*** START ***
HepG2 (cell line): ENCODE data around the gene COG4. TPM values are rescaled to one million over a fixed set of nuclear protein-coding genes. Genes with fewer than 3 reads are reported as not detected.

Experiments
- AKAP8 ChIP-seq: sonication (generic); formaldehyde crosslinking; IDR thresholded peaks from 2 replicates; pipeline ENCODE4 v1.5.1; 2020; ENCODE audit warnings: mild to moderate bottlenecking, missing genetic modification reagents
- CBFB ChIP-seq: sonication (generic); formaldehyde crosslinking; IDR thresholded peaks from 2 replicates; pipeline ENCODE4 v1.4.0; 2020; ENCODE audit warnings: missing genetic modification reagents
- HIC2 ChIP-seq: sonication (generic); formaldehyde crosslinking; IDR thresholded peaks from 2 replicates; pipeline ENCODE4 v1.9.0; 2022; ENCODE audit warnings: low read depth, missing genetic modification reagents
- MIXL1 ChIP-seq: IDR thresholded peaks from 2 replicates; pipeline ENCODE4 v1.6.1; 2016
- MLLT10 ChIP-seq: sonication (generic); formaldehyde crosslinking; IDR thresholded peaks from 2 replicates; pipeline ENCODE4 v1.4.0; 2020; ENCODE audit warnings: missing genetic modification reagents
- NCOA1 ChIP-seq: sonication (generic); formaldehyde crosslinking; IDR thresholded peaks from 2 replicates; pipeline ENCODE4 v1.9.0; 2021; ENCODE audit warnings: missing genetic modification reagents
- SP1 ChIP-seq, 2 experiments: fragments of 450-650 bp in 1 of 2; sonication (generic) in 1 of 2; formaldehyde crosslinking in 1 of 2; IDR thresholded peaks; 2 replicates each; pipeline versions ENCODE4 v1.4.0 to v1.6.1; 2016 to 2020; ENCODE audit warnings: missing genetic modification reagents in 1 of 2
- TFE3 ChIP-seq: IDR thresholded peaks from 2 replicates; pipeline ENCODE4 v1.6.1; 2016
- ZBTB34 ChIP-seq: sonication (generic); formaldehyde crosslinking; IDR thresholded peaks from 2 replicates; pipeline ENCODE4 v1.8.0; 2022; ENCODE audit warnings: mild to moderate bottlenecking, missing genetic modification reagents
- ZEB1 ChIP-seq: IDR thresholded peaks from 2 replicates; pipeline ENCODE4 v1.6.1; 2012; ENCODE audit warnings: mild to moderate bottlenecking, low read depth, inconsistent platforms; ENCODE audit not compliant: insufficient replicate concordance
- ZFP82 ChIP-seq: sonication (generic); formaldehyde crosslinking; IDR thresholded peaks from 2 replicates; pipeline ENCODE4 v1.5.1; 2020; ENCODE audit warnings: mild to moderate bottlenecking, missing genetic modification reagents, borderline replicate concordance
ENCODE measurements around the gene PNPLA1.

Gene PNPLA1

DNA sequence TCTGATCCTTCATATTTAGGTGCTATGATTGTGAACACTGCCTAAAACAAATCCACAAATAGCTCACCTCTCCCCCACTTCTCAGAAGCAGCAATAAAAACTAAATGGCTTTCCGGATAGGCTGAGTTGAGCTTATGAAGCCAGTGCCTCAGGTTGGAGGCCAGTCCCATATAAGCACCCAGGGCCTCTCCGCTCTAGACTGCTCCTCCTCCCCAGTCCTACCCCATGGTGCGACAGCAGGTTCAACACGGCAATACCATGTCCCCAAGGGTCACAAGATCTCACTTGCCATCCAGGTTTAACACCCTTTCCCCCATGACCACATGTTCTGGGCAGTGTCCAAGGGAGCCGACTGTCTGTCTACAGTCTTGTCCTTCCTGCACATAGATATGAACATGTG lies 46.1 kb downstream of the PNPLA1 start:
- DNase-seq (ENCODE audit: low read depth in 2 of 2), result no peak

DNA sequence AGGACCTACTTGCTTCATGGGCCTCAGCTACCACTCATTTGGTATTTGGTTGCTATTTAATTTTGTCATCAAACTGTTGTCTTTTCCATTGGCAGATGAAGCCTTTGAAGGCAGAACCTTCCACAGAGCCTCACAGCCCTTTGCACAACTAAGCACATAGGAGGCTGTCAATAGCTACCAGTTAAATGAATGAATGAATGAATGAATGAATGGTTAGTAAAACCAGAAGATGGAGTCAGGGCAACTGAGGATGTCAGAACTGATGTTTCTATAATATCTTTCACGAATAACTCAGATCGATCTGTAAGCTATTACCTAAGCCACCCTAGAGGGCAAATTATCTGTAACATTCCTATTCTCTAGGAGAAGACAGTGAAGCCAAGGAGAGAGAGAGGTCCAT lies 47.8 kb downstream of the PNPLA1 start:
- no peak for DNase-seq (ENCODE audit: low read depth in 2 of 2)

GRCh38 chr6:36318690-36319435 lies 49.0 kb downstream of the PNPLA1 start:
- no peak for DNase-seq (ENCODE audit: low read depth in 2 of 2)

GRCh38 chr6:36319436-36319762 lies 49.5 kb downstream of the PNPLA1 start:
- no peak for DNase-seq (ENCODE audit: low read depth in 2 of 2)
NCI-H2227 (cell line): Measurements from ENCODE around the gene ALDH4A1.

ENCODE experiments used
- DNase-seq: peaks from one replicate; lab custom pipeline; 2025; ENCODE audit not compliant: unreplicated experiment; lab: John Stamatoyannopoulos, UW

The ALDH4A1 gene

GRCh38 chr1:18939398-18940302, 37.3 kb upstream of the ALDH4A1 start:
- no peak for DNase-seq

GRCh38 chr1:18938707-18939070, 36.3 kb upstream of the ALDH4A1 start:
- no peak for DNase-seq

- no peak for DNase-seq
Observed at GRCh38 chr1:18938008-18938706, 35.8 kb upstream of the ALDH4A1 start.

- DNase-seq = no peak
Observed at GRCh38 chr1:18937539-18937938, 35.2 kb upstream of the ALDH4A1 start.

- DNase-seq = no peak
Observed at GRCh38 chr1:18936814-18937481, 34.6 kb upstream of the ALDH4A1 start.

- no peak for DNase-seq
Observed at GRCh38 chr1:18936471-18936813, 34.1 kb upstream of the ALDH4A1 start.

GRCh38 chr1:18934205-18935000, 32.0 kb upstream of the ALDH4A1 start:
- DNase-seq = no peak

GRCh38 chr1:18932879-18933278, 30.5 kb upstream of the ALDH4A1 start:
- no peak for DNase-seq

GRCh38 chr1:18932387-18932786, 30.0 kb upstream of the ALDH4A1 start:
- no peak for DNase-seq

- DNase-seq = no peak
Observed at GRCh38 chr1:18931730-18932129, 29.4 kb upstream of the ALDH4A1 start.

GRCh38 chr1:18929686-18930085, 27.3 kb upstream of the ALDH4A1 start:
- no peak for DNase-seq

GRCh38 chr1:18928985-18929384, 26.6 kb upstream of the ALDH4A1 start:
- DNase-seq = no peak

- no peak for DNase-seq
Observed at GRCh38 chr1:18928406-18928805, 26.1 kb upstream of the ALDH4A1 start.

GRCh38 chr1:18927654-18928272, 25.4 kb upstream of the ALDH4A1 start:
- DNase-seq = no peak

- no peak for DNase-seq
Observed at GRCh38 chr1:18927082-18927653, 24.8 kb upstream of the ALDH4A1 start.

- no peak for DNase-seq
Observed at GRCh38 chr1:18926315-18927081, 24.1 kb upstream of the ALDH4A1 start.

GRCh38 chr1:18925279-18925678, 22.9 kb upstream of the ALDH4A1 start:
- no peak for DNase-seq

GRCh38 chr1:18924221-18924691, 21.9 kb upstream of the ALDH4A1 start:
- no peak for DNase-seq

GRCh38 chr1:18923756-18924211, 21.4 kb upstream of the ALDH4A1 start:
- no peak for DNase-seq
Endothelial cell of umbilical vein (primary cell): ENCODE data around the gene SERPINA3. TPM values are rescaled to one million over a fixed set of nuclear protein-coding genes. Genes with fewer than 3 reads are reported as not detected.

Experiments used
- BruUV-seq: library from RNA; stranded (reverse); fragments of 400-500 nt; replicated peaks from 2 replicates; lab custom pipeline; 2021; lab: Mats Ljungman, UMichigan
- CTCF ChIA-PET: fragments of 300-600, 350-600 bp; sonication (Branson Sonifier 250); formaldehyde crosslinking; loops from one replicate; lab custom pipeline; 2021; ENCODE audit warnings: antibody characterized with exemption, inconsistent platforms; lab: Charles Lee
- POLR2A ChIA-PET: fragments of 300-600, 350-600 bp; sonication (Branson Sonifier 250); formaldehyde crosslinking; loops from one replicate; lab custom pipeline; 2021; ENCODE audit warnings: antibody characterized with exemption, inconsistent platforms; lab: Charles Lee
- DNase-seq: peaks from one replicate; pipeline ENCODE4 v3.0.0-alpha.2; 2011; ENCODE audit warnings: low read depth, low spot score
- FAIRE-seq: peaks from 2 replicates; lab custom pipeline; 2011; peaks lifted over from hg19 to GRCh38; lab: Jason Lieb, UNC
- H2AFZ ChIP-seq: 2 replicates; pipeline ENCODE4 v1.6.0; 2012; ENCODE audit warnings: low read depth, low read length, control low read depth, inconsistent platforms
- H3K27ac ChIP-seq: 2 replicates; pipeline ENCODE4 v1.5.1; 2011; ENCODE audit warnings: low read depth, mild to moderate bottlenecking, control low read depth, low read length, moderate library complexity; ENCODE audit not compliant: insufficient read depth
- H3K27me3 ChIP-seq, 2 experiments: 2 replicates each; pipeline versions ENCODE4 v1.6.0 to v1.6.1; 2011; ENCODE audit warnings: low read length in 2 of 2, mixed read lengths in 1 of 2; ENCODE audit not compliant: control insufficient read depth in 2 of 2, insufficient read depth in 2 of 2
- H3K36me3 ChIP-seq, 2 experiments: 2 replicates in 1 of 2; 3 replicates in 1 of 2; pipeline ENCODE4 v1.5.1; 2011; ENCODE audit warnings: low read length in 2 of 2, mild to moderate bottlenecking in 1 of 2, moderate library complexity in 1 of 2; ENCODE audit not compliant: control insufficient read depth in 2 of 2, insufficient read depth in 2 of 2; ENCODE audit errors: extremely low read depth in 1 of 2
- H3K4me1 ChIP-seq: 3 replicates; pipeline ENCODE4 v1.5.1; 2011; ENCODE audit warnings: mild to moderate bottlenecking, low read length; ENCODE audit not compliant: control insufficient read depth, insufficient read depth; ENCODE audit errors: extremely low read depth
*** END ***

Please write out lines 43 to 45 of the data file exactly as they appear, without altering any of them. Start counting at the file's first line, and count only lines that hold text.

- no peak for DNase-seq

GRCh38 chr1:18932387-18932786, 30.0 kb upstream of the ALDH4A1 start:
- no peak for DNase-seq